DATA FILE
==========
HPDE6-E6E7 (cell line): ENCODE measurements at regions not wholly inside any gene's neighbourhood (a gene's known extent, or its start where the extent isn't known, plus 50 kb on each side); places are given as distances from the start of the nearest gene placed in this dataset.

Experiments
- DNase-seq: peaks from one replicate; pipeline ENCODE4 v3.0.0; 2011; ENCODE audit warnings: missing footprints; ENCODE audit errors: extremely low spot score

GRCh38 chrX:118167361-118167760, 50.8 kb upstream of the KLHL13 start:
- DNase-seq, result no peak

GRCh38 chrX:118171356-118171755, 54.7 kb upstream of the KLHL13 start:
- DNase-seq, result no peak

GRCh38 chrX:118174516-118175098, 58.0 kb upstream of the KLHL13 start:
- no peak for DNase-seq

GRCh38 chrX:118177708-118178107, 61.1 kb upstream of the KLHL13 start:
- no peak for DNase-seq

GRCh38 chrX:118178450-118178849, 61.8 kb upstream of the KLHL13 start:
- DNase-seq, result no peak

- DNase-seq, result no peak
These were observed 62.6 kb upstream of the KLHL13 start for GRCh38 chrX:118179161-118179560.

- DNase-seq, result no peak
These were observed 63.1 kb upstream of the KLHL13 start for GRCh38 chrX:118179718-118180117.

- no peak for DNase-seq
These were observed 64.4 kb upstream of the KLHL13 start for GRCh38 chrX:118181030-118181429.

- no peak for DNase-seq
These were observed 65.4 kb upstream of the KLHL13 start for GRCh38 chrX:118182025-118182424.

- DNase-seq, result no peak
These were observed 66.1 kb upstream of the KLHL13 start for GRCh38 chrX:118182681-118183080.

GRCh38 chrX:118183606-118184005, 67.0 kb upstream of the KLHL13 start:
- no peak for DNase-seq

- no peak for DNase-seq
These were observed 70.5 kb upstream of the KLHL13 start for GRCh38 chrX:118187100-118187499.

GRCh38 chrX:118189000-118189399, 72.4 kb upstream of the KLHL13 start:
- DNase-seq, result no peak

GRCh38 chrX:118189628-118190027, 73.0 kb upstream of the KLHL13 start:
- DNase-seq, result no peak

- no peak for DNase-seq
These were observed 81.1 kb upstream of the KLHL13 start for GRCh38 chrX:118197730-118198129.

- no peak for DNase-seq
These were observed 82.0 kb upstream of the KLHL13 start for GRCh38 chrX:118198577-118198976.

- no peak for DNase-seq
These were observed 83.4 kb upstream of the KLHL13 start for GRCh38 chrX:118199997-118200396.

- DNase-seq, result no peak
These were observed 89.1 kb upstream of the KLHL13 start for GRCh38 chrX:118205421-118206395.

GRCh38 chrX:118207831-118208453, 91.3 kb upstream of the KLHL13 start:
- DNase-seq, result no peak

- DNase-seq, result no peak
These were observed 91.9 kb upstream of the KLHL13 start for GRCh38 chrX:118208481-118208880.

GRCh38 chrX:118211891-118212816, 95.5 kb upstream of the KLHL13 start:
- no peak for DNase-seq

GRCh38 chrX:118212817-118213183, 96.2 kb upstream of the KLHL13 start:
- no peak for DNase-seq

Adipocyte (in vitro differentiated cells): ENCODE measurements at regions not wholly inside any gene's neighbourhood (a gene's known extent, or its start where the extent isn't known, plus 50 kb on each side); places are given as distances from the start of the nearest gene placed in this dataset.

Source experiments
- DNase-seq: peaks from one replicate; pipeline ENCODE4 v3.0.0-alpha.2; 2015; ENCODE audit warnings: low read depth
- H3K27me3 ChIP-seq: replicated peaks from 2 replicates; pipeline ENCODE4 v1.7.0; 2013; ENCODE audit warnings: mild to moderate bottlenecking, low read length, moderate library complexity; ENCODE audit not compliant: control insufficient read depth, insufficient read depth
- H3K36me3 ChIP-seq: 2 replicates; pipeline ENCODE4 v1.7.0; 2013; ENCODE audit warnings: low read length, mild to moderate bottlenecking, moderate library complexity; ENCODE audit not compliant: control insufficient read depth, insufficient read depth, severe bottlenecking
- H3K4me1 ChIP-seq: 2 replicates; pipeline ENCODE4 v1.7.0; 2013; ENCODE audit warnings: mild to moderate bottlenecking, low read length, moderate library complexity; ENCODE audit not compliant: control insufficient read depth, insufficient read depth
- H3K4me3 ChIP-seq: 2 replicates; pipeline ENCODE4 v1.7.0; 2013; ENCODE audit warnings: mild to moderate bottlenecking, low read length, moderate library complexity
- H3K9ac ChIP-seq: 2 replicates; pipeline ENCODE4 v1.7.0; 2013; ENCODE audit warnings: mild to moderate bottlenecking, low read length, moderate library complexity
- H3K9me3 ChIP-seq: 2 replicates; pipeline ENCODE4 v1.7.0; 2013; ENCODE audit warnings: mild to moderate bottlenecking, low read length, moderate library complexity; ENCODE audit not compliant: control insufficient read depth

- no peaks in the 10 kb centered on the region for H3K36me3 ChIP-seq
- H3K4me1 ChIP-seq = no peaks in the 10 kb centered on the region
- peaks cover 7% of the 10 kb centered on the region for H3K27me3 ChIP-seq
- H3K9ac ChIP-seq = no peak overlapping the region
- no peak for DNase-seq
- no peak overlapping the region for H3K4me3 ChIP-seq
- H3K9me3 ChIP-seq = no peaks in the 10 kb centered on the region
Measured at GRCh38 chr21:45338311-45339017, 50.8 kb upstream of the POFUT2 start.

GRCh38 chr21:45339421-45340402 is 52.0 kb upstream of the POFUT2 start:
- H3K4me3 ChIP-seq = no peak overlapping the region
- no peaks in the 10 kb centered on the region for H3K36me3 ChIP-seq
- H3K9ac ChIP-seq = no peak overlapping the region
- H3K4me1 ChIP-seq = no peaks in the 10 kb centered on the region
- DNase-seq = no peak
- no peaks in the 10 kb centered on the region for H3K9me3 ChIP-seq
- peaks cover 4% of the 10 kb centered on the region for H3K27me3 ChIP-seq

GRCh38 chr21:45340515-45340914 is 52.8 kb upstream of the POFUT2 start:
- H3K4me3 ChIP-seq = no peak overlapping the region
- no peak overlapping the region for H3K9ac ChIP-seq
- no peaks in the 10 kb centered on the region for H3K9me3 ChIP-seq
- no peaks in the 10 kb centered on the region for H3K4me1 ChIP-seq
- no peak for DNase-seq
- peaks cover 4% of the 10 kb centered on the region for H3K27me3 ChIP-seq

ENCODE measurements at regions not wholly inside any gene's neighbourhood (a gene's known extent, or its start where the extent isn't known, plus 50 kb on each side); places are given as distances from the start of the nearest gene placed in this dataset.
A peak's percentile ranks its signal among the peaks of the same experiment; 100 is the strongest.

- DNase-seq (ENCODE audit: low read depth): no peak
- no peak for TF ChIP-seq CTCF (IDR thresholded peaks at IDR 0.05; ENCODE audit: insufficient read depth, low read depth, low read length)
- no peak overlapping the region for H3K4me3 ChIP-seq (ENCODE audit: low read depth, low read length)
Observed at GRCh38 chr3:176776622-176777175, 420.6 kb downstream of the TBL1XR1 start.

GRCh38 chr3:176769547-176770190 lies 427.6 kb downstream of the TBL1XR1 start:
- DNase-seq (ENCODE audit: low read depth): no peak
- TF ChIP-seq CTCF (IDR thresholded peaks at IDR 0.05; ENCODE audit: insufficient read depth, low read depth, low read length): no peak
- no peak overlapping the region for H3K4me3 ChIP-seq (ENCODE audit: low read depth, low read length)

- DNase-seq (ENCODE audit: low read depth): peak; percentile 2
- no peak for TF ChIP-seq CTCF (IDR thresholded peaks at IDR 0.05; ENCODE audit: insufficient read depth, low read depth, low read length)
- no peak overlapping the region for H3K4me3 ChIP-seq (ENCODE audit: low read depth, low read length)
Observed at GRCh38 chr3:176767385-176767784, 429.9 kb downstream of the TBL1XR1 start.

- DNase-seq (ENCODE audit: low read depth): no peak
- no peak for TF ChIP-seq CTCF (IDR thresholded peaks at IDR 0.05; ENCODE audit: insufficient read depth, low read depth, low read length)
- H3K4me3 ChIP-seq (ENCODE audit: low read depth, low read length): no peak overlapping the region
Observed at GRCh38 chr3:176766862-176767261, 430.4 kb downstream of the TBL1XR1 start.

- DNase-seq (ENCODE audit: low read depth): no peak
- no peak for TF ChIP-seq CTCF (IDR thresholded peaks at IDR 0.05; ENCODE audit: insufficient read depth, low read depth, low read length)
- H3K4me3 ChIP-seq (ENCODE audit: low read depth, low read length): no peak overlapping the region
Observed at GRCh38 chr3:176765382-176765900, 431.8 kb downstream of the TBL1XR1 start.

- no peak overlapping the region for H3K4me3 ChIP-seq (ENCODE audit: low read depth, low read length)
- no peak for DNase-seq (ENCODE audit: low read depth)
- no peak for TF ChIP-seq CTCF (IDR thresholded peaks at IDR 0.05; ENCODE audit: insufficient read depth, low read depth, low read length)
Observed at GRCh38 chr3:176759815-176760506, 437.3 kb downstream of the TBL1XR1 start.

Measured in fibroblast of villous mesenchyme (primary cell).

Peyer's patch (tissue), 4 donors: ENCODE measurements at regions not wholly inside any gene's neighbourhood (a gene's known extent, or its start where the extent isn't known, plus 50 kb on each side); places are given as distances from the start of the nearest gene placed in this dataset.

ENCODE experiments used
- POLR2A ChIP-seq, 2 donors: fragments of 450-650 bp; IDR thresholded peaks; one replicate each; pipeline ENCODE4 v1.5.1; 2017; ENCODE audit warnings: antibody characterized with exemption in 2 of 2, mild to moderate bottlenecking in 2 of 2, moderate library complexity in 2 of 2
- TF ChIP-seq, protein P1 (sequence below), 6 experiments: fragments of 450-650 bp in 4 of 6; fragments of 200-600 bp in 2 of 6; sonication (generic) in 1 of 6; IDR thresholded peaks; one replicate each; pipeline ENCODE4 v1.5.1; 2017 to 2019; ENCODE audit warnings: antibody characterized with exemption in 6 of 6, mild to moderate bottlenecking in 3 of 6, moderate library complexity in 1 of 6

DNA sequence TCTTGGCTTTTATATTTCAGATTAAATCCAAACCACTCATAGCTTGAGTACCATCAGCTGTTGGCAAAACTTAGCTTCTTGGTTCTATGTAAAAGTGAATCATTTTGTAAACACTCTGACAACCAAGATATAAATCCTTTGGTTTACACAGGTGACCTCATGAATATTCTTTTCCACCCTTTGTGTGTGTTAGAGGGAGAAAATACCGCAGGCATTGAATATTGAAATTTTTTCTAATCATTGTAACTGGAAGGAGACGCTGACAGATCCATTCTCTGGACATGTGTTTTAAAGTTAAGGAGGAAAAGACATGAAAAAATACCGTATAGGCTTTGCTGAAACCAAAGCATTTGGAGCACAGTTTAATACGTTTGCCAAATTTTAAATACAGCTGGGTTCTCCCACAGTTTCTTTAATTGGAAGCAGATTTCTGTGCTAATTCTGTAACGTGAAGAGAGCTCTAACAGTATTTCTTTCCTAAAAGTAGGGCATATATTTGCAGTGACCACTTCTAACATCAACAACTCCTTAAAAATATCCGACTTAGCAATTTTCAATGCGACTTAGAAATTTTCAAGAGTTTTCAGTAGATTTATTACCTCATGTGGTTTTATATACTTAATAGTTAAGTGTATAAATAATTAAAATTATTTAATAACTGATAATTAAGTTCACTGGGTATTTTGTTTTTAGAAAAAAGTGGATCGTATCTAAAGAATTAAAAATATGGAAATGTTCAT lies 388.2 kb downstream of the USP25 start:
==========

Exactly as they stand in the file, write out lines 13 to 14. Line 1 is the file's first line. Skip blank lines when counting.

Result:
- DNase-seq, result no peak

- DNase-seq, result no peak